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19: American Art in Flux, 1980-Present

  • Page ID
    • Angela L Miller, Janet Catherine Berlo, Bryan J Wolf, and Jennifer L Roberts
    • Washington University in St. Louis, University of Rochester, Stanford University and Harvard University
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    TODAY AMERICAN ART is in flux. Although the history of American art has often been marked by efforts to stabilize the nation's cultural identity and produce permanent monuments of a shared historical tradition, this has not been true of the recent past. In order to understand American art of the past three decades, we must think in terms of dynamism, dialectics, and difference.

    During the 1980s, Postmodernism became the dominant mode of thought in American intellectual circles, and artists and critics cast doubt on the validity of Modernist ideas about progress, objectivity, originality, and agency. The notion of the unique, self-determining person or "self" was challenged by a model of the individual as an entity constructed dynamically by social forces. Qualities as seemingly natural and inarguable as gender, race, and nationality were imagined to be contingent effects of continual social negotiation. Even the possibility of originality came under question, as "original" ideas were seen as having been patched together from borrowed thoughts circulating through culture at large. Along with this general rejection of the tenets of Modernism came a redefinition of the meaning of history. The concept of memory, the role of the monument, and progressive narratives of American history were all radically challenged. In the place of monolithic, enduring forms, the memorial arts substituted emptiness, change, and ambiguity.

    Postmodernism's de-centering of American traditions has been amplified, from the 1990s onward, by an accelerated process of globalization. While international connections have defined American culture from the outset, the scale and speed of the globalization process have increased drastically since the end of the Cold War. The globalization of finance, production, marketing, and consumption; the development and entrenchment of worldwide digital communication networks; the rapid spread of AIDS and other diseases; and the increasing awareness of the transnational implications of climate change have made it increasingly difficult to separate American interests from those of the wider world. The process of globalization has also made it impossible to isolate some unchanging kernel of a specifically ''.American" art. At the beginning of this textbook, we identified a web of global relationships that defined the arts in what would someday become America. Now, at the end, we will look to a globalized art to imagine what America will someday become.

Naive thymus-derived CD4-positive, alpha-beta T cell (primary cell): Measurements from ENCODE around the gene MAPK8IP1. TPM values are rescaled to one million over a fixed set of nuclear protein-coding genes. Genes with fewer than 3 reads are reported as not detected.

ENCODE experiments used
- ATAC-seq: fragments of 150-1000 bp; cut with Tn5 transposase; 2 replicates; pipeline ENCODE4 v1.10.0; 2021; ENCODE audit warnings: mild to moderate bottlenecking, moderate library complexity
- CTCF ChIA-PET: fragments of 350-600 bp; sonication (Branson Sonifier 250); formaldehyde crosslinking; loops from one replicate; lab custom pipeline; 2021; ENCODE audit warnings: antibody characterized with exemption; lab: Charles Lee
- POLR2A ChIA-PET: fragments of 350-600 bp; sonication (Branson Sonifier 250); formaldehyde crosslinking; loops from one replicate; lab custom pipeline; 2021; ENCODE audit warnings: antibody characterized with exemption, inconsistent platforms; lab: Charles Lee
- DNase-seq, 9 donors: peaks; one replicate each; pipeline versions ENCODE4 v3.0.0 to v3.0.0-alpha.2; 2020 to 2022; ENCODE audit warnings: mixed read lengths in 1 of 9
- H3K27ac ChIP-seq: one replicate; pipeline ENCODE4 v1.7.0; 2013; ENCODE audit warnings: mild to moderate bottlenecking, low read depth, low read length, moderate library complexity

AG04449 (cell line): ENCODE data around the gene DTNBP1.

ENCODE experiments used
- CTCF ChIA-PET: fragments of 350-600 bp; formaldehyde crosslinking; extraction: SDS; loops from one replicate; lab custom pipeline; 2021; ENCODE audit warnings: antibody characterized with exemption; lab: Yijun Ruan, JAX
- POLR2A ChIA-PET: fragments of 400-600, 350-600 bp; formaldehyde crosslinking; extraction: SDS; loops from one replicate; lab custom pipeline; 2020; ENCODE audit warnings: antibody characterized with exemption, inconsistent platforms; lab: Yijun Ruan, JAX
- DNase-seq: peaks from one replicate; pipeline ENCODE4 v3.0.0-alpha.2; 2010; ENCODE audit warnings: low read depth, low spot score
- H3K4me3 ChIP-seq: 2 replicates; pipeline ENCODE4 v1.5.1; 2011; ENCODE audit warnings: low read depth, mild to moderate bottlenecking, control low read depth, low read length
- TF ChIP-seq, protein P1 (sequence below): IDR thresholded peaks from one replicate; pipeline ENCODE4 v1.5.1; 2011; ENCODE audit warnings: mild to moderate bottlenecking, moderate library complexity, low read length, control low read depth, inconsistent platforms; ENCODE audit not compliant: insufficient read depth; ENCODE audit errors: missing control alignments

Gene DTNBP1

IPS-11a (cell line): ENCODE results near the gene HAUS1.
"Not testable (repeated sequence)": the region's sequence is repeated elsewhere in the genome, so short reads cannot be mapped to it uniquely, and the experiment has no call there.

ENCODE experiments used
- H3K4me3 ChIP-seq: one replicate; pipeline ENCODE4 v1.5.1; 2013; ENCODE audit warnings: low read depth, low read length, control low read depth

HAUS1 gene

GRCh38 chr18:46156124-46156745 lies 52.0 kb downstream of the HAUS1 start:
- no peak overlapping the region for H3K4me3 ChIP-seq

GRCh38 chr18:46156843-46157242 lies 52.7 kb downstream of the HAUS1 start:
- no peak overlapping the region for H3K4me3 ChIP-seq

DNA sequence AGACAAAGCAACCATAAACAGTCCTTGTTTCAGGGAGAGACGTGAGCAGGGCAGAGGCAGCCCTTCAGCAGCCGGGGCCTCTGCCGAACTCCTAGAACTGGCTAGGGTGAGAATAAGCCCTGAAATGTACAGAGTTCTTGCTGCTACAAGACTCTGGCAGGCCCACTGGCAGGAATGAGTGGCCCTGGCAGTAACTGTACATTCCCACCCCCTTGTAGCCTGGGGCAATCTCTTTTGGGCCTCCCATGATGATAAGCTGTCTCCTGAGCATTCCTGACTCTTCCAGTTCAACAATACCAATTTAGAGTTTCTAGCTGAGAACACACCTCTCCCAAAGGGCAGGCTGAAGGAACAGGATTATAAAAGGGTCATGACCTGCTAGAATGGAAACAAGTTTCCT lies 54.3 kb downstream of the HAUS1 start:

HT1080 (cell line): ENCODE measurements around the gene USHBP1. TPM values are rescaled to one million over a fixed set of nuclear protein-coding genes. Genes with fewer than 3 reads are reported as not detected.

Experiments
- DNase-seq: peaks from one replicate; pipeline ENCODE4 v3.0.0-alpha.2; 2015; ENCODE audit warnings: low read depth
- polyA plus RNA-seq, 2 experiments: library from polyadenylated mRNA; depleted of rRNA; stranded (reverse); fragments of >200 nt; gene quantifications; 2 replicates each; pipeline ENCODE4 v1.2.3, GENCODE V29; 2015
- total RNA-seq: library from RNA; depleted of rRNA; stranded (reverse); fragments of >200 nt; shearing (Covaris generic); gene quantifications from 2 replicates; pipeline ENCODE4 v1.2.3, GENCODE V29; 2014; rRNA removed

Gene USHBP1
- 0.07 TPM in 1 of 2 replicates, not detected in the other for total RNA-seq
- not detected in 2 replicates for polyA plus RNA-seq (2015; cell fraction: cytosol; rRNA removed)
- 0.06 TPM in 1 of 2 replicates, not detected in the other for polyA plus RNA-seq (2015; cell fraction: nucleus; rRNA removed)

Thumbnail: IÑIGO MANGLANO-OVALLE, Carter; Anna, and Darryl (from the Garden of Delights), 1998. C-prints of DNA analyses to Plexiglas, edition of 3, 60 x 74 in (152.4 X 187.9 cm). Courtesy of Max Protetch Gallery, New York.

    This page titled 19: American Art in Flux, 1980-Present is shared under a CC BY-NC-SA 4.0 license and was authored, remixed, and/or curated by Angela L Miller, Janet Catherine Berlo, Bryan J Wolf, and Jennifer L Roberts.

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